“One of the leading theories of adolescent development is that there is a mismatch between these two systems,” explains Blackmore. “The limbic system, which gives you a sense of reward for taking risks, is structurally more developed than the prefrontal cortex, and it prevents you from taking risks.”

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If that seems too clean, Blackmore agrees. “I don’t ignore social factors like transferring schools,” she warns, or “ignoring individual differences between teens.”

However, there is substantial evidence that the limbic system is overactive during adolescence. It’s not youthful irrationality or drama at work; teens do experience things like music, drugs, and the thrill of speed more intensely than adults. in his 2014 book

Steinberg also draws a line on peer influence, noting that teenage peers “lit up the same reward centers that are motivated by drugs, sex, food, and money.”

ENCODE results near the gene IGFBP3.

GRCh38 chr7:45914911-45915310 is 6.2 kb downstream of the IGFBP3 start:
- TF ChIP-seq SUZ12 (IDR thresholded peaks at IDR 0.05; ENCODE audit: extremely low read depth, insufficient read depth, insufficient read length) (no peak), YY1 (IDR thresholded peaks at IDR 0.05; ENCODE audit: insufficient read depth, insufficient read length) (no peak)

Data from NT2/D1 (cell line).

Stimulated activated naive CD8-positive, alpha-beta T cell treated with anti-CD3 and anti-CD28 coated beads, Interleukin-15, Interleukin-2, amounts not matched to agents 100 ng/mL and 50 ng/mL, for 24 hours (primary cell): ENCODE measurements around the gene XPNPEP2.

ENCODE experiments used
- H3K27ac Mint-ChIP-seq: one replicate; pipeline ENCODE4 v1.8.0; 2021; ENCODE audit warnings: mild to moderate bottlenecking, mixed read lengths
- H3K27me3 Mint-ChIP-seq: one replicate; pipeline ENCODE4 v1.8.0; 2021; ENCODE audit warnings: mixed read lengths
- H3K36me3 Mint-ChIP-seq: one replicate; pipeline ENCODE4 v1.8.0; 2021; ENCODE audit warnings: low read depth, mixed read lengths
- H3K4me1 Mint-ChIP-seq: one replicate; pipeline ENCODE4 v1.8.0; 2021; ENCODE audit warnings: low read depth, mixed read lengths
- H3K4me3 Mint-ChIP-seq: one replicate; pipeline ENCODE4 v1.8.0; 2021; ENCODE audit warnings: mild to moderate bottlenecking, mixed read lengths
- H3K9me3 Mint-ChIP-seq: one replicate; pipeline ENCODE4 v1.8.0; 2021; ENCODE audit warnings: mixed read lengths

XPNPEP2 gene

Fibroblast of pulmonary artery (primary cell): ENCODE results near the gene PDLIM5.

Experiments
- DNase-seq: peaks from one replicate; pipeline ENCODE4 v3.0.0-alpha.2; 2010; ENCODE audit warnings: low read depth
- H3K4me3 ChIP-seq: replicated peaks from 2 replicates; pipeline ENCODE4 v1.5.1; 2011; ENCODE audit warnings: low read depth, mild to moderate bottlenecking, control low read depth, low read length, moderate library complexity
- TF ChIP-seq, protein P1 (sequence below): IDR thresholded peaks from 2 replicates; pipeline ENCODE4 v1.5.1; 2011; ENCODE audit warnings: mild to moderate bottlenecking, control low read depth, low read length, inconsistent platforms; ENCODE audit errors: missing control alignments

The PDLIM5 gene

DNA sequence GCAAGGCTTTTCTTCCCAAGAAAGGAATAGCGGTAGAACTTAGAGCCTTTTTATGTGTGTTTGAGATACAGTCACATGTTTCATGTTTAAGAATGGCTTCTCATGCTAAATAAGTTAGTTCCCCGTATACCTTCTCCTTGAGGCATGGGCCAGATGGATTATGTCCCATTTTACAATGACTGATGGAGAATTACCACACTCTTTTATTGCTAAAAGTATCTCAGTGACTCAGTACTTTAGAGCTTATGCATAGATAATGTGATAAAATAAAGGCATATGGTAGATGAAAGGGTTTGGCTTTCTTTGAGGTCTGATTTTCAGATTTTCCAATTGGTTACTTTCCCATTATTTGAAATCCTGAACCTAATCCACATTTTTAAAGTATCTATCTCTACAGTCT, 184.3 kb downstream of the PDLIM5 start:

The Distracted Teenage Brain Worksheet Answers

It’s not all doom and gloom. According to Steinberg, adolescence is “the last great era of neuroplasticity in our lives,” referring to the brain’s continued capacity for intellectual and emotional growth. The same new circuits that make teens vulnerable to risky behaviors and mood swings also offer teenage students a significant advantage.

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Image of a rodent brain while learning: The brain of a young mouse shows a strong response to learning.

In the deeper layers of neurons, new information is written into the gray matter of the brain itself – expressed in structural changes at synapses that, through repeated exposure, form increasingly permanent memory networks. A study conducted in 2002 provides a fascinating window into the brain at the moment of learning. The upper panel shows the electrical responses to new information in adolescent and adult mice, indicated by red arrows. Like a sharper bell, the brains of adolescent mice responded more intensely—and then for longer.

That’s good news — a clear sign that teenage brains are naturally more receptive to learning, Frances Jensen says in her 2015 book.

.Adolescent animals simply “show a faster learning curve than adults” and we retain the ability to even increase basic attributes like IQ during adolescence.